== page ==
Over a year ago, a federal judge allowed a community activist in Milwaukee, Vaun Mayes, 31, to go home to await trial on charges of conspiring to firebomb a Milwaukee police station in 2016. Since then, his court date has been delayed several times and then last month, federal prosecutors added new charges which accuse Mayes of intimidating government witnesses, planning to firebomb homes in a Milwaukee suburb and using a cell phone to encourage others to riot outside of the city.
Mayes and his supporters say that he’s being targeted as part of the government’s hunt for “Black Identity Extremists,” and as a warning to other activists.
“A lot of this is done as a deterrence factor,” Mayes told Wisconsin Examiner. It’s a potent point, especially with Milwaukee preparing to host the 2020 Democratic National Convention (DNC). Mayes is best known for starting the grassroots organization Program The Parks (PTP). The group provides meals and community activities, and mentors youth in the mostly African American neighborhood of Sherman Park.
Mayes points out that while he has organized many protests and community events, he has never gotten a permit. “This is the fourth or fifth year doing this haunted park party, the fourth or fifth year doing our Christmas drive. We’ve done I can’t tell you how many events, hundreds if not thousands of events in the past couple years where we’ve never gotten permits.”
PTP has received grants from the city and state, but largely relies on small donations from the community. Mayes believes that kind of power and leverage, wielded by an average person, is “scary to a lot of people.”
Milwaukee Stories also reported that Mayes became unpopular with local law enforcement after political demonstrations, including one where he burned an American flag.
Mayes feels he’s become a target because of successes PTP has had without much outside funding, and because of his politics.
“They definitely don’t want me around for next year,” says Mayes. “I’ve been involved in a lot of campaigns in the past three or four years. I’m definitely involved in the mayoral race, a lot of other election races, and they absolutely know that people listen to me. I’m deciphering this stuff to people, and that translates into votes.”
Arisha Hatch, vice president and chief of campaigns for Color Of Change said the kind of government surveillance used to target so-called Black Identity Extremists appears to be an extension of COINTELPRO, the counterintelligence program used by the FBI between the 1950s and 1970s to target black activists including Martin Luther King Jr, the anti-war “new left,” white supremacist groups and others.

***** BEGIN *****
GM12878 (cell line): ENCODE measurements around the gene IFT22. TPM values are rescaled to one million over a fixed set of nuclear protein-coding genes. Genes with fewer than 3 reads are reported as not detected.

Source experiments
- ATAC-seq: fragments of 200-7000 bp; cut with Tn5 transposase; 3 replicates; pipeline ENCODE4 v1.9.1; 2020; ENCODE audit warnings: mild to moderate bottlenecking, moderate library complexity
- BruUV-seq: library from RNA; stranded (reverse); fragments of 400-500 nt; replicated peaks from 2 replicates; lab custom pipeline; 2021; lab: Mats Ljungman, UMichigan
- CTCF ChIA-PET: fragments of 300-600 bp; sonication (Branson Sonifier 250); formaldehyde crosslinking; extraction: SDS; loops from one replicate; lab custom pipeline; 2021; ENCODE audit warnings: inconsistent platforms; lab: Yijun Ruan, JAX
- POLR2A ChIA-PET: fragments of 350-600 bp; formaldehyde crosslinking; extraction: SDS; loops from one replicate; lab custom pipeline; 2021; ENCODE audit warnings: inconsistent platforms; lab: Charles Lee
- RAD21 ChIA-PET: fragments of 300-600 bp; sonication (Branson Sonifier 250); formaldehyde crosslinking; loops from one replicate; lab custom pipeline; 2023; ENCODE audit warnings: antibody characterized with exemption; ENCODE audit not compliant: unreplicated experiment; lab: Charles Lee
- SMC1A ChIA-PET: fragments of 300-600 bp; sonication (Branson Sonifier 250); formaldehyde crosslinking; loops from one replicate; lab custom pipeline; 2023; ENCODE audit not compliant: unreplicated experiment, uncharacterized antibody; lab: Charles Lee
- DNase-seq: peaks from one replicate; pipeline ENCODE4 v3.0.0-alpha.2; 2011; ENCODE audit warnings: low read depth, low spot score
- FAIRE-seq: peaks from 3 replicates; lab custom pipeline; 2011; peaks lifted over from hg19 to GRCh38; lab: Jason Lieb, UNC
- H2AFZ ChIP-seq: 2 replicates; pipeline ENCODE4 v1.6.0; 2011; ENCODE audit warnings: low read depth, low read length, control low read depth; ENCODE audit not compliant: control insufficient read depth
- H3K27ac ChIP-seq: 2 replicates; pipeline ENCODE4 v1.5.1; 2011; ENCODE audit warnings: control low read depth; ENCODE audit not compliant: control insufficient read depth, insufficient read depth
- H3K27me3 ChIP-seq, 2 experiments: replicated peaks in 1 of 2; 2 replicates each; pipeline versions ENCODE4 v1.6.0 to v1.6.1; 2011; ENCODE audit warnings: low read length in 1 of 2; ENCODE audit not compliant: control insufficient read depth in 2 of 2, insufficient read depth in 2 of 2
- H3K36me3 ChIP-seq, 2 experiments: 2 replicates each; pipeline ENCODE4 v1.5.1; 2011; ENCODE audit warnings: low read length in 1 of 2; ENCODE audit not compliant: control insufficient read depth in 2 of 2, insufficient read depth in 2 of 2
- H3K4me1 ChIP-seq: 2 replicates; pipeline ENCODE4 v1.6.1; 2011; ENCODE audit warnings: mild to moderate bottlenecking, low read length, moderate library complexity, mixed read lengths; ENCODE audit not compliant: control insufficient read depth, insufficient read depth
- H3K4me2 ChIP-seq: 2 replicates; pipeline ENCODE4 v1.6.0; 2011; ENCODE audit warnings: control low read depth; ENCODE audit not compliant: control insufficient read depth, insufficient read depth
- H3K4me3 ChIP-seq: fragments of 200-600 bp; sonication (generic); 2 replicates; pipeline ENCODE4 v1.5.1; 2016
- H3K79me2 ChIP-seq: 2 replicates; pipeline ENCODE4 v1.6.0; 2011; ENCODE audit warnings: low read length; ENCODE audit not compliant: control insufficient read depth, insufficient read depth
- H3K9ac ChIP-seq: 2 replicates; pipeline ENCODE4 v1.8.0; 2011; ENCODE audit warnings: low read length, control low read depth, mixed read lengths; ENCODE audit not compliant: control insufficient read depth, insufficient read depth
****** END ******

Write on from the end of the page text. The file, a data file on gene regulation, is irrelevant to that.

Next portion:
“We do understand the attempt to have a chilling effect on activism,” Hatch told the Wisconsin Examiner. “To scare activists away from organizing rallies or demonstrations that are intended to seek justice.”
Color Of Change filed Freedom Of Information Act requests in 2016, “after hearing a growing number of troubling stories from black activists,” says Hatch. Accounts of activists being “followed around grocery stores, identified and arrested before events, along with many other suspicious developments.”
The group obtained documents revealing “the troubling fact that the FBI maintains 24-hour surveillance on some black activists,” Hatch says. “Other documents showed how the FBI performed detailed searches of vehicle records of someone who was either an activist or happened to be parked in front of an activist’s house. And criminalizing a person for associating or being in close proximity with that activist.”
She explained that, at times, federal and local authorities “demonize and intimidate black activists who are rightly demanding that our country be more just, with surveillance and harassment.”
Federal prosecutors would not comment on Mayes’ case. Kenneth Gales of the Eastern District attorney’s office said in an email: “DOJ policy precludes me from further comments with regards to ongoing cases.” Gales also was unable to offer insights into the state’s investigations of Black Identity Extremists.
But police and court documents, and the leaked BIE intelligence report, offer some perspective into the case.